Hands-on review: RiutBag+
Image credit: Riutbag
People are on the move again, but Covid-19 is still very much with us. Could a purpose-made post-pandemic backpack make the city travelling experience an easier and less anxious experience?
Normality is just around the corner. Restrictions are being lifted and people can once more return to their places of work, socialise and generally just move about. But not everyone feels entirely comfortable with this – surveys indicate between 25 and 35 per cent of people have reservations about returning to their offices and, in particular, getting on congested public transport to get there.
On top of this, there are projections that Covid 19 will be with us for many years, maybe permanently, as it morphs into different variants and retains a presence across the globe. So the routines that have become second nature over the last year - such as social distancing, wearing masks, and using hand sanitisers – may well be with us for the foreseeable future.
This is where the latest Riutbag+ comes in. It is a backpack that has been designed specifically with post-pandemic travel in mind. Its 20-litre capacity and two internal pockets for laptops or tablets make it the right size for the daily commute and at 50x34x14cm it works as a cabin bag if flying.
First of all, what makes the Riutbag+ a Covid-combatting carrier? The key aspect is that it is made of easily cleanable materials. The external tarpaulin, along with the straps and zips, can be easily wipe-cleaned with just soapy water, which apparently offers the best Covid-cleaning performance. There are few crevices and joins to trap bugs.
The inspiration for this came from medics travelling to and from hospitals, who typically resorted to using plastic bags as they could be wiped down in seconds. Pre-pandemic bags made of canvas, for example, effectively needed a full wash on return from work, and a typical canvas bag can take a day to dry.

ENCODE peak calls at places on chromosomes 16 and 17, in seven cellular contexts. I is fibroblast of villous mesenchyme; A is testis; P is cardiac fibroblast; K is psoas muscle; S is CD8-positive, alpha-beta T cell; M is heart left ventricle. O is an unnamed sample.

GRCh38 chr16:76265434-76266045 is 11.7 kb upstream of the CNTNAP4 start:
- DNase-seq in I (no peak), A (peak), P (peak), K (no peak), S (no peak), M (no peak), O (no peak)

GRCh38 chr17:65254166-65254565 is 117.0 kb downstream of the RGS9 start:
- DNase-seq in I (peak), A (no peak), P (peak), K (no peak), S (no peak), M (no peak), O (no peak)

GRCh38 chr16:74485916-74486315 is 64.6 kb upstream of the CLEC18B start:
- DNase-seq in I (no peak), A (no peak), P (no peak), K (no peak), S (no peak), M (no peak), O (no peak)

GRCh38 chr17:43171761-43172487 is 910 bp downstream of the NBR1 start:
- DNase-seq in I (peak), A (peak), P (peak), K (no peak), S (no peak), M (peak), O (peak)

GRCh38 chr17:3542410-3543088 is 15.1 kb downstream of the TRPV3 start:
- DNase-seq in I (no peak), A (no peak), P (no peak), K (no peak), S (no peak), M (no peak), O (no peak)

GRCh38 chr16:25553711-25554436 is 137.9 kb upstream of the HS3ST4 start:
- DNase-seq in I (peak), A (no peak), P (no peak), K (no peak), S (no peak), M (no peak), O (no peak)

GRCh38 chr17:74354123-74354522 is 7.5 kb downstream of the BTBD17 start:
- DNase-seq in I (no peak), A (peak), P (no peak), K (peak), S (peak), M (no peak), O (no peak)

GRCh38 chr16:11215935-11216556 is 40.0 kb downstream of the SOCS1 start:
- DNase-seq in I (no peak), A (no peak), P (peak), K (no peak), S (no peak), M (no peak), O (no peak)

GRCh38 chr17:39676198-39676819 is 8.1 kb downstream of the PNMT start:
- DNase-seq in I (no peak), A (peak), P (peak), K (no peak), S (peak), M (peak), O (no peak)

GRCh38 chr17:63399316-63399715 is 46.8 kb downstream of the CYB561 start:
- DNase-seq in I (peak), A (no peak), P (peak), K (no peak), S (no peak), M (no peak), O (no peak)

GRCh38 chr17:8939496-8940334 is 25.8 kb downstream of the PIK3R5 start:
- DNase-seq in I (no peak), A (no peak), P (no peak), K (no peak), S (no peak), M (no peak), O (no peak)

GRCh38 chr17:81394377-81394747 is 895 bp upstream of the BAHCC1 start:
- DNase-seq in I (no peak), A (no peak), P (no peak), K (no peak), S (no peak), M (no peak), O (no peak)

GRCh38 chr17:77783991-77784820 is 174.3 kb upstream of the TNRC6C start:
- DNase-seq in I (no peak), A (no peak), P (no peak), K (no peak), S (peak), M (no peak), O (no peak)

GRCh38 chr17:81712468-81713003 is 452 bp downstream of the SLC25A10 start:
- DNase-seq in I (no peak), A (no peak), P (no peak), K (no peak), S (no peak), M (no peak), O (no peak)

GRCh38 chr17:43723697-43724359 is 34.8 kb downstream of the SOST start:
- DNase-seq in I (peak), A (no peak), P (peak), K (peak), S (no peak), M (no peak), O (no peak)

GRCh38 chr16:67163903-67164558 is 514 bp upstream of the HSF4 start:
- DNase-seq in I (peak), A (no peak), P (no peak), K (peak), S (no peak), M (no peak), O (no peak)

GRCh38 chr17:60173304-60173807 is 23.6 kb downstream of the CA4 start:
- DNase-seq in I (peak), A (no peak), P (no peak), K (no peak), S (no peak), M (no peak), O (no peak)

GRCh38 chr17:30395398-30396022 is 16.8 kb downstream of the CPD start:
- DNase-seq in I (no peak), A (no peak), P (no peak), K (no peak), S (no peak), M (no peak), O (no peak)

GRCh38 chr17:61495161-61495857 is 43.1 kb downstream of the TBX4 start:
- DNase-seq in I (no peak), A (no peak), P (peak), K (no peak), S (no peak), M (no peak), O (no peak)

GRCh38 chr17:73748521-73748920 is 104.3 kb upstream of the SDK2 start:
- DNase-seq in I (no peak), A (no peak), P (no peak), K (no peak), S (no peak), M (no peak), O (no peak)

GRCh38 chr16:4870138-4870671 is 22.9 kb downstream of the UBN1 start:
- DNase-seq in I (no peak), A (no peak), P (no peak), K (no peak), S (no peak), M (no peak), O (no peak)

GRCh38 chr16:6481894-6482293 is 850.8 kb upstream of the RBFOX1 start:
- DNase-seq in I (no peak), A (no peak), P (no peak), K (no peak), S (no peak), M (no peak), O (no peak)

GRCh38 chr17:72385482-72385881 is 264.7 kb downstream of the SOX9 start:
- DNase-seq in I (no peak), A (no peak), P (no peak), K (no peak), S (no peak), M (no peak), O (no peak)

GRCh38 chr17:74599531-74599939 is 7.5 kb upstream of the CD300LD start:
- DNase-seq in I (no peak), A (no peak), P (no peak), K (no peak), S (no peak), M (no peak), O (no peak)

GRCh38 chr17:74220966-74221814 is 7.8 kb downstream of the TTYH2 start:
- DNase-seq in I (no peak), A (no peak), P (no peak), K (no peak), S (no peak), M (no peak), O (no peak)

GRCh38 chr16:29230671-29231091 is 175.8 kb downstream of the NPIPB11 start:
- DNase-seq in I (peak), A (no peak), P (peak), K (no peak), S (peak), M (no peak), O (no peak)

The internal material is PVC which equally can be easily cleaned.
The second major nod to the changed requirements as we emerge from the pandemic are the access provided for life’s new essentials – masks and sanitiser. Clips on the straps can be used to hold a mask with instant availability, which also ensures that the mask is always in the same place every time and avoids anxious moments of not having one to hand when needed. Similarly, there is a hand-sanitiser holder that dangles from one of the straps.
Apart from being flanked by a couple of bottle holders, these are the only items that can be accessed without taking the backpack off. This is a feature of other bags in the Riut range which are effectively designed backwards – zips to the inside pockets all are on the surface that lies against the user’s back. This is a feature that we particularly liked at E&T. Standard backpacks have always been vulnerable to theft in crowded places, so to hide the zips makes perfect sense to us. There are two separate pouches also on the back-facing surface so there is still easy access to items like wallet or phone that need to be located quickly.
Having said that, once inside the bag is nicely divided up with a main compartment, a pouch for a laptop (maximum size 15inch, so even a 16in-diagonal Macbook Pro will comfortably be accommodated), and a separate tablet pocket. There is a further A4-sized document folder.
It all makes quite a tidy package – well thought out and constructed. Designer Sarah Giblin was inspired by medics when she created the Riutbag+ but also envisaged that it would have instant appeal to teachers and other key workers who are in contact with a lot of people and have to commute with some of their electronic gadgetry in hand – a quick wipe on arrival at work or home ensuring infections are kept at bay. The RiutBag+ will instantly appeal to such people, not least because it is also light yet feels robust. That appeal may well extend to anyone whose mentality is that of post-lockdown but not yet post-pandemic – and that is a state of mind that could well exist for a long time to come.
Ultimately, beyond its target market, the success of the RiutBag+ will depend on whether people like the look of it. A bag is, after all, the one accessory that virtually everyone uses on a daily basis (in normal circumstances), and having a good-looking bag says as much about the owner as any statement garment. So does the RiutBag+ look good? E&T thinks so – perhaps purposeful and stylish rather than out-and-out fashionable, but that is more in E&T’s comfort zone anyway.
RiutBag+ (Limited edition)
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